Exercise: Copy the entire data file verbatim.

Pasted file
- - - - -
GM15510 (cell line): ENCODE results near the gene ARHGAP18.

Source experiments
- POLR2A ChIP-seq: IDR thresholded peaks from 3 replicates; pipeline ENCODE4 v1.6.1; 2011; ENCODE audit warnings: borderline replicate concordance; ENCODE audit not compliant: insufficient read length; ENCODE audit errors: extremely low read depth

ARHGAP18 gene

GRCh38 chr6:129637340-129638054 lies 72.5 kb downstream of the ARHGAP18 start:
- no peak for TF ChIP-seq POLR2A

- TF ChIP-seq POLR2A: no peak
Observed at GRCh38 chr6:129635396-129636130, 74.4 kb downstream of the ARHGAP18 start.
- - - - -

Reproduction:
GM15510 (cell line): ENCODE results near the gene ARHGAP18.

Source experiments
- POLR2A ChIP-seq: IDR thresholded peaks from 3 replicates; pipeline ENCODE4 v1.6.1; 2011; ENCODE audit warnings: borderline replicate concordance; ENCODE audit not compliant: insufficient read length; ENCODE audit errors: extremely low read depth

ARHGAP18 gene

GRCh38 chr6:129637340-129638054 lies 72.5 kb downstream of the ARHGAP18 start:
- no peak for TF ChIP-seq POLR2A

- TF ChIP-seq POLR2A: no peak
Observed at GRCh38 chr6:129635396-129636130, 74.4 kb downstream of the ARHGAP18 start.